At the start she sings about her “little town, full of little people” and is bored by the routine of everyone else’s lives. She laments that no one reads and imagines more like she does. Similarly, the rest of the town look down on her for being intellectual and “weird.”
During this opening number we see a woman struggling with a comical amount of children – literally juggling babies in her arms – while desperately trying to buy some eggs. Meanwhile, Belle sails past on the back of a cart, smiling and singing about the joy of reading – unburdened by the troubles of being a working-class mother. This is the best insight we get into Belle’s P.O.V: All sweetness and pleasantries on the outside, but internally judging the other women around her who have slavishly “given up” on any hope of independence or self-empowerment.
Belle’s quest for self-betterment is both her greatest strength and weakness. She is presented to young girls watching the film as a woman ahead of her time – a model early feminist, before the term was even invented, who dreams of living life beyond her designated place in society. Yet, by doing so, she can’t help but dole out pity to the other women around her who were not able to choose to live their lives in the way that she has so luckily been able to. In some ways, Belle is the epitome of some of the feminist movement’s problems: white, elitist, and judgmental. And also kind of a hypocrite – after all, let’s not forget that the only two books we see Belle actually engaged with are romance stories – one (pictured below) she reads a passage from referencing “Prince Charming” and the other is Romeo and Juliet. Maybe her desires aren’t quite as wildly different from everyone else’s as she might wish.
Yes, I know. How can one of Disney’s foremost feminist heroines be merely a ‘Neutral’ in terms of gender representation? Hear me out.
The core philosophy of Beauty and the Beast is to love what’s inside of someone rather than just what’s on the outside. This makes it the first time a Disney Princess film has broken the nonsensical ‘love at first sight’ BS that has been at the heart of every previous story – and this is where most of its plus points come from. Belle saves the Beast – not just physically by breaking the spell, but emotionally and psychologically by changing his behavior and smoothing his sharp edges. He begins as a self-loathing, literal monster, and ends up as a well-rounded man who literally and figuratively reclaims his humanity thanks to Belle. Belle, meanwhile, is rewarded with the one thing she (secretly) always longed for: someone who truly understands her. Both of them begin as loners and societal misfits, but they end as the perfect fit in each other’s lives.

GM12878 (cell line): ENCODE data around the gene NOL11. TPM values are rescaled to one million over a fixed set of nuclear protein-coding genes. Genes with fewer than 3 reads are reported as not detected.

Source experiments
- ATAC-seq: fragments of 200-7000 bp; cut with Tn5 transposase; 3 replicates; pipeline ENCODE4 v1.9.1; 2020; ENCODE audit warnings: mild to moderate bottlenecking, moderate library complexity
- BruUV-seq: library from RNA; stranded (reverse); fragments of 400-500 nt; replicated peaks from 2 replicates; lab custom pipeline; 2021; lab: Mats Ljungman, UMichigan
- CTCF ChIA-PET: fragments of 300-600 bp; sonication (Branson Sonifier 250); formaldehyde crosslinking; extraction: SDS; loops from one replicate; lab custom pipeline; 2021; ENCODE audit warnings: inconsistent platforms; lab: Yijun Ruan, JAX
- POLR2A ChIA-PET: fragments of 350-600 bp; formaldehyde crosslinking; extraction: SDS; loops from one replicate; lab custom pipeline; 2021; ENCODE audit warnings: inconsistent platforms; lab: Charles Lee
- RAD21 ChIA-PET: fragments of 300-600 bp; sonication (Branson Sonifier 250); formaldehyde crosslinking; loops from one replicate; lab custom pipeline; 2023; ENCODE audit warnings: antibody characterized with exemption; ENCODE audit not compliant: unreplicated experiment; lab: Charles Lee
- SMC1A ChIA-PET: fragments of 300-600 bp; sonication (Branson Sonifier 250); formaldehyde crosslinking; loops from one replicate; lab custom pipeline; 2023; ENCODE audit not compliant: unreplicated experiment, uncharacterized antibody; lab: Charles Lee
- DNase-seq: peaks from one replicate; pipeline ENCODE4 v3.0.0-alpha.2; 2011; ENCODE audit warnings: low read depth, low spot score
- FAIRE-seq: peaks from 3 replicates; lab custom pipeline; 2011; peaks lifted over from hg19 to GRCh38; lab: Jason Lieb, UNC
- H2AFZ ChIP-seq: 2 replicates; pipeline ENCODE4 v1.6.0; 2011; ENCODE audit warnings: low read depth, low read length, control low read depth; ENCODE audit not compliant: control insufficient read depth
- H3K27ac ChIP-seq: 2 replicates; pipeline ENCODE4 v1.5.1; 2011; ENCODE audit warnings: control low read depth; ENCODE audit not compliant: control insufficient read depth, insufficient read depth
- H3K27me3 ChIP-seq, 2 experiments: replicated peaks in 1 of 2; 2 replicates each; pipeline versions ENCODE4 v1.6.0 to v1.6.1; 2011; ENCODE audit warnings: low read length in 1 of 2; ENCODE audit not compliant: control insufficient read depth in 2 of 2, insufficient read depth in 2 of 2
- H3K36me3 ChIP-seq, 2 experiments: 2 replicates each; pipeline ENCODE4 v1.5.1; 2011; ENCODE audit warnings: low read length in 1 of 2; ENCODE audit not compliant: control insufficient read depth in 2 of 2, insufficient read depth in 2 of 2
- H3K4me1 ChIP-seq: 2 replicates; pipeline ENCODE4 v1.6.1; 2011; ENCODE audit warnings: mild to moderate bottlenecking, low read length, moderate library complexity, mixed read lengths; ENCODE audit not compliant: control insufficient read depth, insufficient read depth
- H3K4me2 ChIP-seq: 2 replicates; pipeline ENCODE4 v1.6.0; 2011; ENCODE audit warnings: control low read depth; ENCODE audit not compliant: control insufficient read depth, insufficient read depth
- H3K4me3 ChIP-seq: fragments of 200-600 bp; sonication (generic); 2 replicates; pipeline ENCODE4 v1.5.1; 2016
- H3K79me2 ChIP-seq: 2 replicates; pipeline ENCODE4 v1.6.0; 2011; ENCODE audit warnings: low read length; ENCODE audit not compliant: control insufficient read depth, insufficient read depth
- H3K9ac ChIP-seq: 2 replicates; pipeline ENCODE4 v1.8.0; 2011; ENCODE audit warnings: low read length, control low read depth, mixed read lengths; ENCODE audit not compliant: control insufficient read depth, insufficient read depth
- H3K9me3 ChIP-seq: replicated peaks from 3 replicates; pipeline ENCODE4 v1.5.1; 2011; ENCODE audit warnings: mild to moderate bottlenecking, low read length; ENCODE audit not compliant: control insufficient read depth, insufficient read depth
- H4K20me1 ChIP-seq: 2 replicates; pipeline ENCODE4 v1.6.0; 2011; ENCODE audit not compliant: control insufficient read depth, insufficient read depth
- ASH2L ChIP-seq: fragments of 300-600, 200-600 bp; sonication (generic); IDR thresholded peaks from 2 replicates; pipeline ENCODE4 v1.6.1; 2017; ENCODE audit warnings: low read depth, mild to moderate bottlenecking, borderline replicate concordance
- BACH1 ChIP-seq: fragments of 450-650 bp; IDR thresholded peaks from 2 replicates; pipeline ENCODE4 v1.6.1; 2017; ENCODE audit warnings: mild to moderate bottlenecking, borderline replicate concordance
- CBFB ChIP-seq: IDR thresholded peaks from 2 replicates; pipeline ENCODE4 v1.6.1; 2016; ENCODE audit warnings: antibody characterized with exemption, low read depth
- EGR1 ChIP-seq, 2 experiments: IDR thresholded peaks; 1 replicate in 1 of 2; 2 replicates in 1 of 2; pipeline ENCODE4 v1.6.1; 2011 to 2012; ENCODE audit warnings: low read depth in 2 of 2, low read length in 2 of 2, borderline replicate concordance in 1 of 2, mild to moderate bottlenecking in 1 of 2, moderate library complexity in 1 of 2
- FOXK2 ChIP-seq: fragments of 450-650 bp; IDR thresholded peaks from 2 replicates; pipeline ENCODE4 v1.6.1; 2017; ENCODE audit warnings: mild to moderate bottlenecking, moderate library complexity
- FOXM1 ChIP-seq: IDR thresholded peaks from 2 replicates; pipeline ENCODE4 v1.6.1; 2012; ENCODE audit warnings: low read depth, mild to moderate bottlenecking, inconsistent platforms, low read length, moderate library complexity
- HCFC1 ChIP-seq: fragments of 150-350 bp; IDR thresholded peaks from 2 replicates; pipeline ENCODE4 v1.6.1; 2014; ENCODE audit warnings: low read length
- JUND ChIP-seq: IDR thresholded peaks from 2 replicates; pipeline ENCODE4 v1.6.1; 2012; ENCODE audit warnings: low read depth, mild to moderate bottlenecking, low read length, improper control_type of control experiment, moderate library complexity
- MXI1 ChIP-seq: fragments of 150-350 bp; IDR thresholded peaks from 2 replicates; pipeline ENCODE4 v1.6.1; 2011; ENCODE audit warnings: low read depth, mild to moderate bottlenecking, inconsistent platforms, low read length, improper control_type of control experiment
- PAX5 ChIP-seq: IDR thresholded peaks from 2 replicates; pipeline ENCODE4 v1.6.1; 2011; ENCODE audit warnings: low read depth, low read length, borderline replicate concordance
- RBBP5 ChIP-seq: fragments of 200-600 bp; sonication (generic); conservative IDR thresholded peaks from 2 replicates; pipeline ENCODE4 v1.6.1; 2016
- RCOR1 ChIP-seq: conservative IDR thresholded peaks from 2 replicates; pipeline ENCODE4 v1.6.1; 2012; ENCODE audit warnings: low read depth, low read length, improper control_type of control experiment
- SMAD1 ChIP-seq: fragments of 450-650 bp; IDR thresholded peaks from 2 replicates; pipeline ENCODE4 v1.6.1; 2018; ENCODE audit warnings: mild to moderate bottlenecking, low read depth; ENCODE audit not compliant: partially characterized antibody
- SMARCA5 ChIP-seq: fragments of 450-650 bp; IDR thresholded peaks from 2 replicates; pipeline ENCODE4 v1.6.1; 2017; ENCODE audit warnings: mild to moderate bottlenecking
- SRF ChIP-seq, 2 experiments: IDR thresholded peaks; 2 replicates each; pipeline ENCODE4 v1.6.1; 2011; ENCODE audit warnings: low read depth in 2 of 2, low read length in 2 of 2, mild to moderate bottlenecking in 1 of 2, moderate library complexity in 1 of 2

However, this nice, mushy message comes at a cost: Belle’s agency as a character. As I’ve established, when we are introduced to Belle she has no more growing left to do in this film other than learn to be less judgmental and find a suitable husband. In fact, I was left feeling a little cheated by the end. The opening, uplifting number makes us anticipate the journey of a modern woman ready to go globe-trotting… only to lead down the same well-trodden path of her finding the nearest castle and Prince to hook up with and stay put in his library for the rest of her life.
In the end, Belle is actually demoted to the usual passive ‘Prince’ role – a one-note hero who swoops in to save the day in the nick of time, leaving the Beast fulfilling the lead, active ‘Princess’ role. This, ultimately, is why what should have been a ‘Positive’ film for gender representation, has sadly balanced out into a ‘Neutral’ one instead.
Hannah Collins is a London-born writer and illustrator fascinated by the intersection between pop/visual culture and feminism. On the blogging scene, Hannah has attracted over 1 million readers to her blog on gender representation in pop culture. By day, she is currently a freelance illustrator for children’s books and comics, and by night (and any other available hour) she contributes to the Cosmic Anvil and Fanny Pack blogs, as well as her own.